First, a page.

A social platform to fight depression
Though in social networks almost nothing is what it appears to be, the truth is that images of idyllic vacations, fun parties or the most romantic scenes –just to name a few—usually shared by users on their profiles can have a negative impact on the frame of mind of their virtual friends. This is what studies have shown. The most recent of these, carried out by the University of Houston to study Facebook’s impact on the mental health of users, concludes that although the social network does not cause depression, the inevitable comparison produced at time, along with investing a great amount of time on the platform, could be linked to some depressive symptom. An idea that MIT student Robert Morris decided to turn around by creating a platform precisely designed to produce a totally opposite effect than that produced by Facebook on its users.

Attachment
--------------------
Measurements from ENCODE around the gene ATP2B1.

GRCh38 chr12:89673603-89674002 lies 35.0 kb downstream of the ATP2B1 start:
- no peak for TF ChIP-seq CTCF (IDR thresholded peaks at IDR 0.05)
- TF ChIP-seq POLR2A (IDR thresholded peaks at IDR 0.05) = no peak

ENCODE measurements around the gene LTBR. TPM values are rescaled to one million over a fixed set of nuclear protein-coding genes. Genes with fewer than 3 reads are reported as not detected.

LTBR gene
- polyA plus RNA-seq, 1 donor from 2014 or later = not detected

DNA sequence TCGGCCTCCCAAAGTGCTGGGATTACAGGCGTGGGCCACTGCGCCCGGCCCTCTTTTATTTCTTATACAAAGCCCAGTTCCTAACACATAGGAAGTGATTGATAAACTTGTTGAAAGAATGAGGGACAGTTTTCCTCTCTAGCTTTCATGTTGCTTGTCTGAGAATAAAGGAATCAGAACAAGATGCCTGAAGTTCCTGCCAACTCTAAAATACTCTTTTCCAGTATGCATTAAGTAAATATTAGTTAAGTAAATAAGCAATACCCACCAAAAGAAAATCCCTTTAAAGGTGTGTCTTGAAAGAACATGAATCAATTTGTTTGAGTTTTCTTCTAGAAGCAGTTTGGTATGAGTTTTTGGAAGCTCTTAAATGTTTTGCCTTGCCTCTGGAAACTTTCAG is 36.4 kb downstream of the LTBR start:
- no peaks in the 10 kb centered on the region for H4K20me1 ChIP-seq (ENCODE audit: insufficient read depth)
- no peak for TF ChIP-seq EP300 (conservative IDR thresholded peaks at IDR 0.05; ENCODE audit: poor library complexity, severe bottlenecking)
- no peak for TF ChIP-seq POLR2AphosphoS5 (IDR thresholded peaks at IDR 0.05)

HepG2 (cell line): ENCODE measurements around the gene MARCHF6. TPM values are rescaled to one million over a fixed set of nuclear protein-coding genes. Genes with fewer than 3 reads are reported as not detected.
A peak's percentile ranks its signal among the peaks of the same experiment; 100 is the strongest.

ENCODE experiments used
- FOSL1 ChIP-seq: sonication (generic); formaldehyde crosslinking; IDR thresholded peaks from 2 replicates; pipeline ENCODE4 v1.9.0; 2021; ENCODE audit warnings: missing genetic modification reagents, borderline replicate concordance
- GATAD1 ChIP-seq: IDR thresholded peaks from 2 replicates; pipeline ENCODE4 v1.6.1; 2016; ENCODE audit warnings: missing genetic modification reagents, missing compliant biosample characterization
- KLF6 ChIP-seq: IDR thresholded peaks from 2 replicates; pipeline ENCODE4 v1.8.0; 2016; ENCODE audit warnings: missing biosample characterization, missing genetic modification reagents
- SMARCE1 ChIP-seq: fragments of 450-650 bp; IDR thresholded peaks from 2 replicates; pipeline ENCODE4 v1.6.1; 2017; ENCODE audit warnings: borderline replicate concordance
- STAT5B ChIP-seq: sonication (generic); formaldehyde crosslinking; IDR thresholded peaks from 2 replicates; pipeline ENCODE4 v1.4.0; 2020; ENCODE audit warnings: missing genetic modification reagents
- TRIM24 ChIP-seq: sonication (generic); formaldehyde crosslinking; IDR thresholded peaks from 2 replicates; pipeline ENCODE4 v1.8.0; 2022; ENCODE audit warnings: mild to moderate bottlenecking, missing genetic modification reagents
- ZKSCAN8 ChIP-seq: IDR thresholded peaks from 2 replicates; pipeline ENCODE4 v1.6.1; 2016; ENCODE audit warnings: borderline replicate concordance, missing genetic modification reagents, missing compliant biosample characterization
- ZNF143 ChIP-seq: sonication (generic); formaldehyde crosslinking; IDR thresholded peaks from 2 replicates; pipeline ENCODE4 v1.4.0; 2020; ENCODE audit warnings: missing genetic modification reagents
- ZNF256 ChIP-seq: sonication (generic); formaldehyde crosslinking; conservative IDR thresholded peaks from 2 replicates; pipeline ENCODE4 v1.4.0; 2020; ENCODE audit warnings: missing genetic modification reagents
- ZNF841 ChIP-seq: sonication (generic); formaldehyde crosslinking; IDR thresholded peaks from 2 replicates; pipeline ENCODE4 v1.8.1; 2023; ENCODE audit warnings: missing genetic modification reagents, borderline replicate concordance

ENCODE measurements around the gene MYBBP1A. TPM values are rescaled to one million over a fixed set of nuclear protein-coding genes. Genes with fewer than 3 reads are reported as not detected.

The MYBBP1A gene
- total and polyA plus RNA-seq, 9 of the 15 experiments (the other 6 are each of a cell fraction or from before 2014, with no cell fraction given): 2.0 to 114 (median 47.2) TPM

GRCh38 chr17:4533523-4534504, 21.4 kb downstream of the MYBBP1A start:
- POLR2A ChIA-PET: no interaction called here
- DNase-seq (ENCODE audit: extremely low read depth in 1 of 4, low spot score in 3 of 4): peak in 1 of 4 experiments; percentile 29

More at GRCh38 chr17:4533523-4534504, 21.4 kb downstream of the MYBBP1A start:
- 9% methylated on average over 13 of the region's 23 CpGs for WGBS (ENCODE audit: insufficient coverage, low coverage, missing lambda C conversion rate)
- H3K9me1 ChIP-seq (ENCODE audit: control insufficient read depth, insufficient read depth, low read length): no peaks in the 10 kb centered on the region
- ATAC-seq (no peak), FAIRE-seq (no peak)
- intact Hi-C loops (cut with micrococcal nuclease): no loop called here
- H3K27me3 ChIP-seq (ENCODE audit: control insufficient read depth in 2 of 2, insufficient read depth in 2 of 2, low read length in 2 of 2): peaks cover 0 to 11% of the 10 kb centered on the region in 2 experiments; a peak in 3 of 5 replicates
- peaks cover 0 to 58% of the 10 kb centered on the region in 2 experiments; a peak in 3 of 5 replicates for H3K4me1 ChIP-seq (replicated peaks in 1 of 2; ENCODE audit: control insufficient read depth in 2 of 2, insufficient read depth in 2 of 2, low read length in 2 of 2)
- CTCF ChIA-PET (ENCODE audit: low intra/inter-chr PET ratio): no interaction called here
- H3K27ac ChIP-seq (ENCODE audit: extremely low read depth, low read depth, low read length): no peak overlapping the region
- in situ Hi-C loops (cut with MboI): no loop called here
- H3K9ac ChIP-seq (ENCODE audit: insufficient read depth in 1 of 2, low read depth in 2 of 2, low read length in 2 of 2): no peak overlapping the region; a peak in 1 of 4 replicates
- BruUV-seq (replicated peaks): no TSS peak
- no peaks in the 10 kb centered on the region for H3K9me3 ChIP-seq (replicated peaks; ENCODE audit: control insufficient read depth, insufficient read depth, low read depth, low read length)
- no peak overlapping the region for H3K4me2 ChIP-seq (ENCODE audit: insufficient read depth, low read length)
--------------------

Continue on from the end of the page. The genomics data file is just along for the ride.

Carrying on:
Launched under the name Panoply and based on what is known as cognitive behavioral therapy, this crowdsourcing, created by Morris as a central part of his doctoral thesis, is presented as a space in which users share negative thoughts or situations with the intention of helping each other to see negative thoughts more objectively.
Morris is currently in the process of developing the second stage, a mobile app that has been baptized as Koko and that will be available next fall. Panoply’s evolvement is not only intended for those suffering from depression but is also open to those who want to help.